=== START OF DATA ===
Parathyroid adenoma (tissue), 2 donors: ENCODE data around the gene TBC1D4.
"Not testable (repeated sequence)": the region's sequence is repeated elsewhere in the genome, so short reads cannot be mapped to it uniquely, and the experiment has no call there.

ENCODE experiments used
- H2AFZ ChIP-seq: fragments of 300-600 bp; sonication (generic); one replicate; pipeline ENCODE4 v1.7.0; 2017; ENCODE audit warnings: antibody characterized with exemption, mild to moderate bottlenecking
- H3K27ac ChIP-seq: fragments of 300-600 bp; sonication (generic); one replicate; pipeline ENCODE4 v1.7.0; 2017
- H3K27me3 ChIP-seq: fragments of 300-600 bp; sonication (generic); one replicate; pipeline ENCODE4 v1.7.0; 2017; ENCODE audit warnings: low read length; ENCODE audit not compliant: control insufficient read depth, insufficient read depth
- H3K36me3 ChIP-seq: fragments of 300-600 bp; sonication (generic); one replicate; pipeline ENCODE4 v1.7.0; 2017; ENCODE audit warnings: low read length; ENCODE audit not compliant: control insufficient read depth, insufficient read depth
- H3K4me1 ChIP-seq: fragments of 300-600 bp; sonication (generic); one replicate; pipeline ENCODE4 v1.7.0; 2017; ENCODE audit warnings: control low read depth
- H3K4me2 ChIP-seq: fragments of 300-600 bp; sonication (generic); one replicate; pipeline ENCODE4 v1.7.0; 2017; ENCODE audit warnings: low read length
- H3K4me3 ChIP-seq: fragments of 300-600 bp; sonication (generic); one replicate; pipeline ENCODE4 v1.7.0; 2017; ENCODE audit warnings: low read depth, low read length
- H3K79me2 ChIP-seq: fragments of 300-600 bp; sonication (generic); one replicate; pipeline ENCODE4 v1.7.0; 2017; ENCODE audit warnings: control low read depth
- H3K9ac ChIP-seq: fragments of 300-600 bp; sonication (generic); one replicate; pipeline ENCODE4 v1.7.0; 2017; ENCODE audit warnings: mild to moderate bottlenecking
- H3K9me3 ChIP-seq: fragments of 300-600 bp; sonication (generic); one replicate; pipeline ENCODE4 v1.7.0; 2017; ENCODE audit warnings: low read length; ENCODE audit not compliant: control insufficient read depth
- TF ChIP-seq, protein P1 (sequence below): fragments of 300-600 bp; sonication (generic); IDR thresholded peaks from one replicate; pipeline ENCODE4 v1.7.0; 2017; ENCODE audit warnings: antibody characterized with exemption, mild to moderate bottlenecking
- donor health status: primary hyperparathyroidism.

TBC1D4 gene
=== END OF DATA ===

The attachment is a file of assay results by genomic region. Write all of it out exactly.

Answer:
Parathyroid adenoma (tissue), 2 donors: ENCODE data around the gene TBC1D4.
"Not testable (repeated sequence)": the region's sequence is repeated elsewhere in the genome, so short reads cannot be mapped to it uniquely, and the experiment has no call there.

ENCODE experiments used
- H2AFZ ChIP-seq: fragments of 300-600 bp; sonication (generic); one replicate; pipeline ENCODE4 v1.7.0; 2017; ENCODE audit warnings: antibody characterized with exemption, mild to moderate bottlenecking
- H3K27ac ChIP-seq: fragments of 300-600 bp; sonication (generic); one replicate; pipeline ENCODE4 v1.7.0; 2017
- H3K27me3 ChIP-seq: fragments of 300-600 bp; sonication (generic); one replicate; pipeline ENCODE4 v1.7.0; 2017; ENCODE audit warnings: low read length; ENCODE audit not compliant: control insufficient read depth, insufficient read depth
- H3K36me3 ChIP-seq: fragments of 300-600 bp; sonication (generic); one replicate; pipeline ENCODE4 v1.7.0; 2017; ENCODE audit warnings: low read length; ENCODE audit not compliant: control insufficient read depth, insufficient read depth
- H3K4me1 ChIP-seq: fragments of 300-600 bp; sonication (generic); one replicate; pipeline ENCODE4 v1.7.0; 2017; ENCODE audit warnings: control low read depth
- H3K4me2 ChIP-seq: fragments of 300-600 bp; sonication (generic); one replicate; pipeline ENCODE4 v1.7.0; 2017; ENCODE audit warnings: low read length
- H3K4me3 ChIP-seq: fragments of 300-600 bp; sonication (generic); one replicate; pipeline ENCODE4 v1.7.0; 2017; ENCODE audit warnings: low read depth, low read length
- H3K79me2 ChIP-seq: fragments of 300-600 bp; sonication (generic); one replicate; pipeline ENCODE4 v1.7.0; 2017; ENCODE audit warnings: control low read depth
- H3K9ac ChIP-seq: fragments of 300-600 bp; sonication (generic); one replicate; pipeline ENCODE4 v1.7.0; 2017; ENCODE audit warnings: mild to moderate bottlenecking
- H3K9me3 ChIP-seq: fragments of 300-600 bp; sonication (generic); one replicate; pipeline ENCODE4 v1.7.0; 2017; ENCODE audit warnings: low read length; ENCODE audit not compliant: control insufficient read depth
- TF ChIP-seq, protein P1 (sequence below): fragments of 300-600 bp; sonication (generic); IDR thresholded peaks from one replicate; pipeline ENCODE4 v1.7.0; 2017; ENCODE audit warnings: antibody characterized with exemption, mild to moderate bottlenecking
- donor health status: primary hyperparathyroidism.

TBC1D4 gene